Summary: Performance reviews are a key part of management and only managers are really qualified for it. Gamifying the review process is a terrible idea.
Your concerns are very valid. Even if the potential problems you mention, like people gaming the system, don't actually take place, the mere belief that they could be present is poison for morale.
Suppose you've got nothing but star performers and all of them get great feedback. Some employees can be more likeable than others or, as you say, do more visible work and will thus get more recognition. Management has already locked itself into a set number of "rewards" which means that a lot of great employees will feel left out. The potential problems of this are numerous:
- employees feeling unappreciated
- resentment for people who got rewards who didn't deserve them as much (even when they definitely did!)
- employees can't accurately judge each other's work or responsibilities (this is part of the problem for the previous point)
- promotes the belief that only the star players can build their career
- managers replacing honest feedback and close monitoring of performance with a gimmick like this
And there are probably any number of things that don't even occur to me. The bottom line is that there are so, so many downsides to this problem that they vastly outweigh any perceived benefits, especially long-term. I'm a strong believer in rewarding performance, but that is an essential part of a manager's duties and shouldn't be turned into a game. And this is assuming we're dealing with a team of high performers. In reality every team will have people who are merely adequate, struggle or who aren't performing at the level that the position demands. These people should be managed, not be indirectly and invisibly punished by such a reward program.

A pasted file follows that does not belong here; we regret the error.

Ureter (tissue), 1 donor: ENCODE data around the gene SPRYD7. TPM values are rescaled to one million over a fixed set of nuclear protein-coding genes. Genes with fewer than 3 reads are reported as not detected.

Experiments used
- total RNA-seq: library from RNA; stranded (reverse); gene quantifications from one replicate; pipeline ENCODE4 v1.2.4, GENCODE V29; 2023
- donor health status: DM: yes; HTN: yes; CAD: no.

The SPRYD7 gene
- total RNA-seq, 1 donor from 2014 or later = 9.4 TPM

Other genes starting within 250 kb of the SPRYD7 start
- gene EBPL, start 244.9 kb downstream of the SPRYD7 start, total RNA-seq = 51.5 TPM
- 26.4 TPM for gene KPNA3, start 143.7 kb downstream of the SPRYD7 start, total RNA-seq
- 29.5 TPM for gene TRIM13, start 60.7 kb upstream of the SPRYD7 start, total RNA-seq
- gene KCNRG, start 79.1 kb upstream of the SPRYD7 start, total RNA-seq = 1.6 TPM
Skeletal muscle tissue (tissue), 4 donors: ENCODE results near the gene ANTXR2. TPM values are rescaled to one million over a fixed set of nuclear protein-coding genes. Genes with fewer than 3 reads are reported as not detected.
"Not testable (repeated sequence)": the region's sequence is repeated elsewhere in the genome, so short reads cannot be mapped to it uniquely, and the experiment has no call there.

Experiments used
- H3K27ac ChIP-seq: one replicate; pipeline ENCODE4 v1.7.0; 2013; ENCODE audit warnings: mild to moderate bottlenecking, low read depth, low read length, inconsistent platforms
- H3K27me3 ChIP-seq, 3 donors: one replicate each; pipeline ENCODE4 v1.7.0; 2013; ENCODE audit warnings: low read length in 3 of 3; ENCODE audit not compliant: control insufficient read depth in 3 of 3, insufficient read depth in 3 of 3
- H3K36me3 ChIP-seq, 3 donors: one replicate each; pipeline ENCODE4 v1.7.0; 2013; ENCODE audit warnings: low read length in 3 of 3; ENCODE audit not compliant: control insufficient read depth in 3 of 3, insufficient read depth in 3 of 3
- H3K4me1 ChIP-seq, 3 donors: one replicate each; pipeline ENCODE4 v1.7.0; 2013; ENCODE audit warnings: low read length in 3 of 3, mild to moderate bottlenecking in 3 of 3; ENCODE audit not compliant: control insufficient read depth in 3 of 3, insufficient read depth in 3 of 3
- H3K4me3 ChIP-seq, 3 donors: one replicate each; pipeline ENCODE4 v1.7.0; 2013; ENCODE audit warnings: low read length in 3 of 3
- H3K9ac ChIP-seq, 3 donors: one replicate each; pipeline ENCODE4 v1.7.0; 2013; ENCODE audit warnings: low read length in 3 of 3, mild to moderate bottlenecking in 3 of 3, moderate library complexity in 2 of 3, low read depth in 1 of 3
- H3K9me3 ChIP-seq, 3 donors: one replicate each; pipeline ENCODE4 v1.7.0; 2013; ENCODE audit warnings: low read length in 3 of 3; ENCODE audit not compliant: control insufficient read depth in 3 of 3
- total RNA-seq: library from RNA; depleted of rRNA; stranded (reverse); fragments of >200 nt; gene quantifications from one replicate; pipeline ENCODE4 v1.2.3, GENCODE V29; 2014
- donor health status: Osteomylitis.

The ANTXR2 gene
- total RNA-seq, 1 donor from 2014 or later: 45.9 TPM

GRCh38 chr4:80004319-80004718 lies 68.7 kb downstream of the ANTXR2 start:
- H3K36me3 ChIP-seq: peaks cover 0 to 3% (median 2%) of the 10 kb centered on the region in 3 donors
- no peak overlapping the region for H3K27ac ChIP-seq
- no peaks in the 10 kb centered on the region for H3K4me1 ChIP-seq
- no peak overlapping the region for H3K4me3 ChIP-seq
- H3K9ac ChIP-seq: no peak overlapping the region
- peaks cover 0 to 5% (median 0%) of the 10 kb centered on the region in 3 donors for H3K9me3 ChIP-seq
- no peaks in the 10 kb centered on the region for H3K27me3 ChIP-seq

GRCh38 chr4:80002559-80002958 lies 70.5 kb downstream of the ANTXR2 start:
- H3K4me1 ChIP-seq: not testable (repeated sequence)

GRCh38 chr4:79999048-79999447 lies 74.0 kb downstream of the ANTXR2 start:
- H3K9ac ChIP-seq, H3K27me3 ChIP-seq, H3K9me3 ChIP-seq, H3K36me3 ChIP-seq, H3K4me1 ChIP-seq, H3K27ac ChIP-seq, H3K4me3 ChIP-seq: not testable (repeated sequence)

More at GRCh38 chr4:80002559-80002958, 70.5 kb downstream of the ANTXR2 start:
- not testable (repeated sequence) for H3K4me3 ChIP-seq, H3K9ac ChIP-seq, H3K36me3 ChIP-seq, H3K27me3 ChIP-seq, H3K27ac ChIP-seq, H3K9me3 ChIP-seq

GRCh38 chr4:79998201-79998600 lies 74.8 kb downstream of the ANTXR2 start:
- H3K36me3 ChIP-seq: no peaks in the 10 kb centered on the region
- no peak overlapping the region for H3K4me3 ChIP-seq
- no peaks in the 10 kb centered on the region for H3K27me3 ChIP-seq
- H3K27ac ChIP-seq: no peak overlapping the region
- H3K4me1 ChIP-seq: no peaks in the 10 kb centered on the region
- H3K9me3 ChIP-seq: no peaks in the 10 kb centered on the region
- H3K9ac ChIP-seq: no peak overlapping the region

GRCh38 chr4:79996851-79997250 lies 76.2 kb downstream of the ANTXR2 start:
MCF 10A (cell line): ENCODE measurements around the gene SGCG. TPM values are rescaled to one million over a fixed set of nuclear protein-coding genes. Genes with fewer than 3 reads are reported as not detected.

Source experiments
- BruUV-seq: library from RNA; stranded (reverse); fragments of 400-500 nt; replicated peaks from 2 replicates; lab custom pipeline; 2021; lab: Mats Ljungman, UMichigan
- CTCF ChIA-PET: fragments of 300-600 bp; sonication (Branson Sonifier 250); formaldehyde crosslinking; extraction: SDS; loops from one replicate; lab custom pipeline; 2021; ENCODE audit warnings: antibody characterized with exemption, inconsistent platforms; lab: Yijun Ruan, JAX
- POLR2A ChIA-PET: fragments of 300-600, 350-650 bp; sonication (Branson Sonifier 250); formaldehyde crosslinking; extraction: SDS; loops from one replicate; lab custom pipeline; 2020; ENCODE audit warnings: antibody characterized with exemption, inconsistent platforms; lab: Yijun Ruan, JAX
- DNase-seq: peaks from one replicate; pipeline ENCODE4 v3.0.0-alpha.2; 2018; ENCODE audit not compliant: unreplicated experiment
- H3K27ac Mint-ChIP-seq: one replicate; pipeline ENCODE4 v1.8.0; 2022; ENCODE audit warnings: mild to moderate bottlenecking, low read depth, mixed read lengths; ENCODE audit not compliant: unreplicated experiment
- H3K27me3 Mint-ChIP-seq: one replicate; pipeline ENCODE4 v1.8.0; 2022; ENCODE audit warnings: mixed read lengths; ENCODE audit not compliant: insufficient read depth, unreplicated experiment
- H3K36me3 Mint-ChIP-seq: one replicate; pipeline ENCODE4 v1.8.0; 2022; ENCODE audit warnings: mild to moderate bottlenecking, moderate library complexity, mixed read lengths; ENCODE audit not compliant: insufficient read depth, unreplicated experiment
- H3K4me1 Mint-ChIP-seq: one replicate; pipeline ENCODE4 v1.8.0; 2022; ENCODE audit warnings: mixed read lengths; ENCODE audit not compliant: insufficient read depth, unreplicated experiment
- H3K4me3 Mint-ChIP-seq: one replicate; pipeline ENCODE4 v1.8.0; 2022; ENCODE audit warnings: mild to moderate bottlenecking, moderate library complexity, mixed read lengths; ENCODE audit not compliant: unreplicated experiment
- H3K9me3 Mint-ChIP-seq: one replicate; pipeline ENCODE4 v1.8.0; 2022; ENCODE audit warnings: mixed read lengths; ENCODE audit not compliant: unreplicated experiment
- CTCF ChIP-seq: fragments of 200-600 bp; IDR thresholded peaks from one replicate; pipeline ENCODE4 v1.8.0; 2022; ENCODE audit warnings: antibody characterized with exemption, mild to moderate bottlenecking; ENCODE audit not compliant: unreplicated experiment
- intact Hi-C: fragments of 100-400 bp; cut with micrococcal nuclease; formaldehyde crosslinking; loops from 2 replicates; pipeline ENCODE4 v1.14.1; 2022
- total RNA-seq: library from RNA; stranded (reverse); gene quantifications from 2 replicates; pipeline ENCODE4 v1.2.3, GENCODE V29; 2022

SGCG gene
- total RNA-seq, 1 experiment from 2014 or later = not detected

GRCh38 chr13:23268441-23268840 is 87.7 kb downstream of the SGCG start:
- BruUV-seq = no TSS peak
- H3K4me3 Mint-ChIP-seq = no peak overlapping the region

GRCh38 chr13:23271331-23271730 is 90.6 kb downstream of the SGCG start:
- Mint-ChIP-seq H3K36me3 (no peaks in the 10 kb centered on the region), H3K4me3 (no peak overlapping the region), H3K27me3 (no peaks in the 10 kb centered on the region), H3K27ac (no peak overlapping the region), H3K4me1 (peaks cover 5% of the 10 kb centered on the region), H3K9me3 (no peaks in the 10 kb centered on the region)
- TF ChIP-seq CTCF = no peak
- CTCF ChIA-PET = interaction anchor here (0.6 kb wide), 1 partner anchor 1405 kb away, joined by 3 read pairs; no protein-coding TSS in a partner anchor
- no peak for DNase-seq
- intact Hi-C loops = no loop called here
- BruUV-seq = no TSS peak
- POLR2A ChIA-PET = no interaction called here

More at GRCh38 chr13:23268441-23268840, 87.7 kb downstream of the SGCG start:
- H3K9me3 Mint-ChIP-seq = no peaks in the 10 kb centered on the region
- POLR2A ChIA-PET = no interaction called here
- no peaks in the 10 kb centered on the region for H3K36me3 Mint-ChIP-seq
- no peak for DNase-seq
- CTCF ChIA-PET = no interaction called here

So yes, you should definitely give your feedback on this. You've already articulated your points well in your original question and you're free to borrow some of the issues I've raised to argue your case. I'd suggest doing a further online search on this topic as there are dozens of blogs and articles on this topic and it's possible that there's actual research as well that could also strengthen your point.
One thing that I always recommend doing in a situation like this is to argue against this as a group. Many of your colleagues will share your apprehension and it's always better and more efficient to raise things like this as a group.
One final note and something that I recommend you mention is that their original plan is actually a good one. It's rewarding and useful to have colleagues give feedback on each other or recognise their achievements. Whether this recognition should be passed on, passed on anonymously or reserved for management can be debated but it's a great concept. It should definitely be optional but it's a great idea to encourage people to think about it before or during a review. It's attaching "rewards" that's the real problem here.